Australian Institute of Marine Science - Coral Fact Sheets and ID Saturday, 19 September 2015 01:26 Guest Coral Identification / Keeping
Interested in Starfish? Then the below linked website is a must see!
Linckia multiflora - While the below specimen is not a common coloration for this species, it is however an example of the many differing patterns and colors that the Linckia can be found in. Please see the above linked article concerning the Linckia family.
Protoreastor nodosus - Commonly called the chocolate chip starfish. As with the majority of starfish, this family group is predatory and is not to be considered reef safe, consuming a wide variety of prey including corals and inverts, most notably clams. I would only keep this species as part of a fish only aquarium. They also come in a wide variety of colorations. In the last photo shown below, a starfish extending its stomach to consume small shrimp that were fed to it. This is how such starfish consume clams by forcing open the clam, however slightly, and injecting their stomach into the clam's shell to consume the clam's flesh while still inside its shell.
Mithrodia clavigera - Nothing is known about these animals but it would be safe to assume that it would not do well within a typical aquarium as its food source is unknown.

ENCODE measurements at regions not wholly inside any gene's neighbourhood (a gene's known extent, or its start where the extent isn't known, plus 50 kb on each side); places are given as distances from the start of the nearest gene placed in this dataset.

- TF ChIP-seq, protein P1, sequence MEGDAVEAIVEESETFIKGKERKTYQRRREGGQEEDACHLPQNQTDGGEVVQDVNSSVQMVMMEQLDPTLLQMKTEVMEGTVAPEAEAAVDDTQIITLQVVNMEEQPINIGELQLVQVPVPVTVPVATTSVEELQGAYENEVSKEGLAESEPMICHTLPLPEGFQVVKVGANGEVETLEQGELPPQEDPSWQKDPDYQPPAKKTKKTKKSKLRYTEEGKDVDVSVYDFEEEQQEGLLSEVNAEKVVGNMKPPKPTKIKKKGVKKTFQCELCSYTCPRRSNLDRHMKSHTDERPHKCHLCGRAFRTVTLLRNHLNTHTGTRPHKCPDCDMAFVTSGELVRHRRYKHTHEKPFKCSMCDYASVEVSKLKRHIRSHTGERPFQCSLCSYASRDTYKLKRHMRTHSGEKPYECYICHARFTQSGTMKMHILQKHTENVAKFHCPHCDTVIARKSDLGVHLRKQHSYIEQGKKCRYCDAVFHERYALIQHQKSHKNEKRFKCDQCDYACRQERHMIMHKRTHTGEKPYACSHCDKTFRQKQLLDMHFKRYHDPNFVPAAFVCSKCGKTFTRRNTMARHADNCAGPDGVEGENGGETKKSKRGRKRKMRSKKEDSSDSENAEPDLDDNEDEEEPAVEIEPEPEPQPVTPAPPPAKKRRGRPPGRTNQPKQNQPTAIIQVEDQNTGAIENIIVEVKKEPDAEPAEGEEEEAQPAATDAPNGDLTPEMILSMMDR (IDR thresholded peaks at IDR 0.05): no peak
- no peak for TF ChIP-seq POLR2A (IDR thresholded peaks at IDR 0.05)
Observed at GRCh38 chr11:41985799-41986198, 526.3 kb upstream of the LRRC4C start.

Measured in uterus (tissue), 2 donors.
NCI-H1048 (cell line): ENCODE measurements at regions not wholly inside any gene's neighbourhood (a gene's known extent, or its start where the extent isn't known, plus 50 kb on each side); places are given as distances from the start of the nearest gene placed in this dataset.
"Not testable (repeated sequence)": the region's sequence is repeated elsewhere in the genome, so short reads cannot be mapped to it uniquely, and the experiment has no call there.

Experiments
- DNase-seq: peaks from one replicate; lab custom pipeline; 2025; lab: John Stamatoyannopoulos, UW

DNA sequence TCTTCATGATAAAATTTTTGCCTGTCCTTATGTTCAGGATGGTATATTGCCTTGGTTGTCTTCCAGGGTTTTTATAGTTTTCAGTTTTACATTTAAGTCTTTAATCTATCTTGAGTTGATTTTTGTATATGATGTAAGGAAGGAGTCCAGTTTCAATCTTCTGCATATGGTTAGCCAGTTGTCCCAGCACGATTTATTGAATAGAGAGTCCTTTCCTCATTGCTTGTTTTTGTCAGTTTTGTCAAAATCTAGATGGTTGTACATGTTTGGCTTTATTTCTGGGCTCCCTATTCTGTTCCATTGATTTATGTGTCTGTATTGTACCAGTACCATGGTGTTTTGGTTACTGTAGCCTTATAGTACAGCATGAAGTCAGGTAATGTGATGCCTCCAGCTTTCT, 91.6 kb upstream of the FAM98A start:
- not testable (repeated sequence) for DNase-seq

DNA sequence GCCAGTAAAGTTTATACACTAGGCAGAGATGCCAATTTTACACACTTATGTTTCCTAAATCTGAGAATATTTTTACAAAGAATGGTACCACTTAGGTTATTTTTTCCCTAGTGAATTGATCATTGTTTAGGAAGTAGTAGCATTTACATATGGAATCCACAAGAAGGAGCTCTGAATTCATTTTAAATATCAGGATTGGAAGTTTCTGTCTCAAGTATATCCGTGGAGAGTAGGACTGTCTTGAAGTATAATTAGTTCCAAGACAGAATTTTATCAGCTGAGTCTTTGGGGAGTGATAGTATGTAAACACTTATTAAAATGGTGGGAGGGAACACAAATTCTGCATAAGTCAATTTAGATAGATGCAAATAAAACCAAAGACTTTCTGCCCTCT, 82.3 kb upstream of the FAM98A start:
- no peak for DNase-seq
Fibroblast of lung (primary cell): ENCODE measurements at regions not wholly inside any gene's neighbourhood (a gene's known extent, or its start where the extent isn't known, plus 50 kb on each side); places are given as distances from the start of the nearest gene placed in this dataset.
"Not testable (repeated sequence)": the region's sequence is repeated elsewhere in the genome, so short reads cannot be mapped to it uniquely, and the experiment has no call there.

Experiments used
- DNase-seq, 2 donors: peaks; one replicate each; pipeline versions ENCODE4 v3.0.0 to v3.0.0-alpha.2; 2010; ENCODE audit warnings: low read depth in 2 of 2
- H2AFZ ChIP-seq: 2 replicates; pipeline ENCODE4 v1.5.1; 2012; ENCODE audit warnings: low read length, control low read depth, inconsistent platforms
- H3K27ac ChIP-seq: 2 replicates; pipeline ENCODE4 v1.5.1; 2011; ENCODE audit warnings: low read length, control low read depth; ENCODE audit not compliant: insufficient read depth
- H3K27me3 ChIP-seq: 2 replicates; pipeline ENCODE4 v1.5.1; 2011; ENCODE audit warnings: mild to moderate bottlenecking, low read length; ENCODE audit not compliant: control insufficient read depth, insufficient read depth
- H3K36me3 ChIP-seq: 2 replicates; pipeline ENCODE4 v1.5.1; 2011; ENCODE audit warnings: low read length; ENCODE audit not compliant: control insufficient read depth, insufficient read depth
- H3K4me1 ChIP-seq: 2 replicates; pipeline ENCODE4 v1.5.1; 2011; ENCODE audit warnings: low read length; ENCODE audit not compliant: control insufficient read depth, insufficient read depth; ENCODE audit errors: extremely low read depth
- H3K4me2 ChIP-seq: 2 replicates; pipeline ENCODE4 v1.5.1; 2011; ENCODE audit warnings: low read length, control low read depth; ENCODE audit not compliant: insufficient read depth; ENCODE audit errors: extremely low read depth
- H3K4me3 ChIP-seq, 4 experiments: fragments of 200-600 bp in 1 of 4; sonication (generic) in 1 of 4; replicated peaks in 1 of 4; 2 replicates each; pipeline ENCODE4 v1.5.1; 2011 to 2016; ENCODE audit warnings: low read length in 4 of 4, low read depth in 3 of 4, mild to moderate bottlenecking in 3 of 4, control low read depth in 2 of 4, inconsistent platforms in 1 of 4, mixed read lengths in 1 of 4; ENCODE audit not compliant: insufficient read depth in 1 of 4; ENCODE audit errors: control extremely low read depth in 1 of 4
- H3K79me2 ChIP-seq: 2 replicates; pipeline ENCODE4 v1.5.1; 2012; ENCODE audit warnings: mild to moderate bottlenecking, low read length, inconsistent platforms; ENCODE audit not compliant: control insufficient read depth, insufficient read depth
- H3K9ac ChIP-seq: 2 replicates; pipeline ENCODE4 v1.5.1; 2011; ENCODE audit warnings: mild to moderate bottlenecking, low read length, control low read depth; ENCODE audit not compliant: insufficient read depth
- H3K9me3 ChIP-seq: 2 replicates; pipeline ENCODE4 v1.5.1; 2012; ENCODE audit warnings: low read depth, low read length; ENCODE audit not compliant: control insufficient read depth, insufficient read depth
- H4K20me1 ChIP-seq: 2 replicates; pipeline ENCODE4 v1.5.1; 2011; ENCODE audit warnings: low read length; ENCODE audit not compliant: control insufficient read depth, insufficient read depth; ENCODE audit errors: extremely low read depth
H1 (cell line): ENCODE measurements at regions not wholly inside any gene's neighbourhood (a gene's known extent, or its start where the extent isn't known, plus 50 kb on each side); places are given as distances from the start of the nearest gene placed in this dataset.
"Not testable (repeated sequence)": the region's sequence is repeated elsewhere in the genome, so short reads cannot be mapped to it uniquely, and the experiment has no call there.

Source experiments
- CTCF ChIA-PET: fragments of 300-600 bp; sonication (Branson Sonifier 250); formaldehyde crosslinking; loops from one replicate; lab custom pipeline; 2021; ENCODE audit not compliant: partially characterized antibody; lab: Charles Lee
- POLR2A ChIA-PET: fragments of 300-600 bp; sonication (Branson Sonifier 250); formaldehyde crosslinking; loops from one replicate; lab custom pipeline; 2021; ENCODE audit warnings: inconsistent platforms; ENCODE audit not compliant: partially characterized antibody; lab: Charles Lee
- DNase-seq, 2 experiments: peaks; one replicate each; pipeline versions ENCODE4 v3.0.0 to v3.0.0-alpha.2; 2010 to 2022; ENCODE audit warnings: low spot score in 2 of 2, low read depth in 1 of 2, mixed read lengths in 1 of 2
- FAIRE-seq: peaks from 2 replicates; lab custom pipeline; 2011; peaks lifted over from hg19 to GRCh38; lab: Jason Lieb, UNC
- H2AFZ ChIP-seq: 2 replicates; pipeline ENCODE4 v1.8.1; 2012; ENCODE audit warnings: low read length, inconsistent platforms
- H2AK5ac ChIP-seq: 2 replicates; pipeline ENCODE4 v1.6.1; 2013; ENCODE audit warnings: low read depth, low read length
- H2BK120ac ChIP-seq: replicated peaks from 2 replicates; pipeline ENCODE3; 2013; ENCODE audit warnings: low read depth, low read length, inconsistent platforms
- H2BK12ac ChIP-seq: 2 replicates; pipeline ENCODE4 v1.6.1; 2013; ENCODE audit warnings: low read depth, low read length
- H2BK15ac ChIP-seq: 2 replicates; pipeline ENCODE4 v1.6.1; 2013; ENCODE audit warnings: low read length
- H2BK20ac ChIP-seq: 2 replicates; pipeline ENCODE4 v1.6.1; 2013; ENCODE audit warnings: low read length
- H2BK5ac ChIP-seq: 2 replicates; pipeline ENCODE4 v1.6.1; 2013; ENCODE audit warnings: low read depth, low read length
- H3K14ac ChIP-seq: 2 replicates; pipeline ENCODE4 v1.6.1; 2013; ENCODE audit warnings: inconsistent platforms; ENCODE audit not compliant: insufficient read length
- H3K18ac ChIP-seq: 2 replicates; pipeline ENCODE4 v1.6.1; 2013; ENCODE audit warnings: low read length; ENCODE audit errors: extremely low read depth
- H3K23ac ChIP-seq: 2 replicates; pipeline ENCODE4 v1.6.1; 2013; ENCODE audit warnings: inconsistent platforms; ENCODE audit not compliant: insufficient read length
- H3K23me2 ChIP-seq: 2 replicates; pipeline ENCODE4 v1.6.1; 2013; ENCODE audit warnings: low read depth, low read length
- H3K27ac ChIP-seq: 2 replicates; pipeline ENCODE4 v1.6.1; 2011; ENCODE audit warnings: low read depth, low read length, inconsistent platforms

Asterina Anomal - Typically a harmless herbivore, members of the Asterina family are all but impossible to identify down to a species level. Since as with most marine families, there are members whose diets vary greatly, which can lead to confusion as to which species is reef safe or not.
Unidentified Coral Predator - Found consuming an entire Lithophyllon coral colony within my system. While it seems that this species is a member of the Asterina family, it is a different species and not to be confused with the harmless Asterina species shown above.
Below, yet another coral predator as it was found consuming a Pocillopora spp.
Echinaster luzonicus ( predator )
Acanthaster planci (crown of thorns starfish) Shown below is a 1cm juvenile
Unknown at this time, possibly a Pentaster species.
A Culcita species
Crinoids ( feather stars ) and please, do not buy one.
Basket Starfish - All basket stars are feeders on, rather large, zooplankton that they catch with their divided arms. Most are nocturnal feeders, and they are often reclusive during the day. Generally, they are difficult to keep, requiring specific currents and relatively large amounts of food. The prognosis for this animal, if it is a hitchhiker, is not good in most tanks.
Below specimen is a Gorgonocephalidae sp.
Yet to be identified A Juvenile Ophiomastix variabilis Ophiomastix variabilis
Ophiarthrum elegans Ophiomastix annulosa Ophiolepis superba
Ophiocoma erinaceus Ophiomastix caryophyllata Ophiarachnato sp.
Acanthophiothrix sp. Unidentified Unidentified
Blue Tuxedo Urchin Indo-Pacific SandDollar Shingle Urchin
A sand dwelling sea urchin , also known as a sea biscuit, of which I have two seperate species.
Cidarid Urchin ( predatory ) Tripneustes Urchin (Juvenile) Tripneustes Urchin (Adult)
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